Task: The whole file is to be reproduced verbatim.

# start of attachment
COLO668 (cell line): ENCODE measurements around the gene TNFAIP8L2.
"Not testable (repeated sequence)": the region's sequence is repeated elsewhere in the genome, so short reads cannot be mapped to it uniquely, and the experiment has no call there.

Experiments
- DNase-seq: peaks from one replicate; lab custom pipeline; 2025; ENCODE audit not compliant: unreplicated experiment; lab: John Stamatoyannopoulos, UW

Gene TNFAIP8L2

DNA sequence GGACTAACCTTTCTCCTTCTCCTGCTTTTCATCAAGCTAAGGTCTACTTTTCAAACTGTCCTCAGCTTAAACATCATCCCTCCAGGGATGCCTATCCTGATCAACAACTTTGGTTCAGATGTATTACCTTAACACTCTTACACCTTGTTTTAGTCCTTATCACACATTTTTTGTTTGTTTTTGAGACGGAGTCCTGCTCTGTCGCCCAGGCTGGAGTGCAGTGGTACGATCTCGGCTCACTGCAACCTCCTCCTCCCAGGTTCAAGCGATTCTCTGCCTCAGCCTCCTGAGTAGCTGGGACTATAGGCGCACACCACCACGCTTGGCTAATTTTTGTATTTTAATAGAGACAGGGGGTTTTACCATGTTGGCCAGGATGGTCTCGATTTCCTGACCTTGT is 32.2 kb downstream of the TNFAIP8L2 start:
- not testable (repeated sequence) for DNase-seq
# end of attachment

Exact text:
COLO668 (cell line): ENCODE measurements around the gene TNFAIP8L2.
"Not testable (repeated sequence)": the region's sequence is repeated elsewhere in the genome, so short reads cannot be mapped to it uniquely, and the experiment has no call there.

Experiments
- DNase-seq: peaks from one replicate; lab custom pipeline; 2025; ENCODE audit not compliant: unreplicated experiment; lab: John Stamatoyannopoulos, UW

Gene TNFAIP8L2

DNA sequence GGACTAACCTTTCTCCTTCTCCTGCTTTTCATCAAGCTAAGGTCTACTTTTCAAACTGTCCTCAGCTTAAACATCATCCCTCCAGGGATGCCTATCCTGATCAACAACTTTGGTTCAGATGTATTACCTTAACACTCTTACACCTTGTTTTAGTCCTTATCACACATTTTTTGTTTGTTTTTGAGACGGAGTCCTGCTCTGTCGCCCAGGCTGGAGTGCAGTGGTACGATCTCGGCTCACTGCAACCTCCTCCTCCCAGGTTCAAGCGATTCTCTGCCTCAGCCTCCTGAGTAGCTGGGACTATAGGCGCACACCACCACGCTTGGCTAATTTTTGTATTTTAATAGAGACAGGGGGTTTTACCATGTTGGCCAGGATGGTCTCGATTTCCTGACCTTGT is 32.2 kb downstream of the TNFAIP8L2 start:
- not testable (repeated sequence) for DNase-seq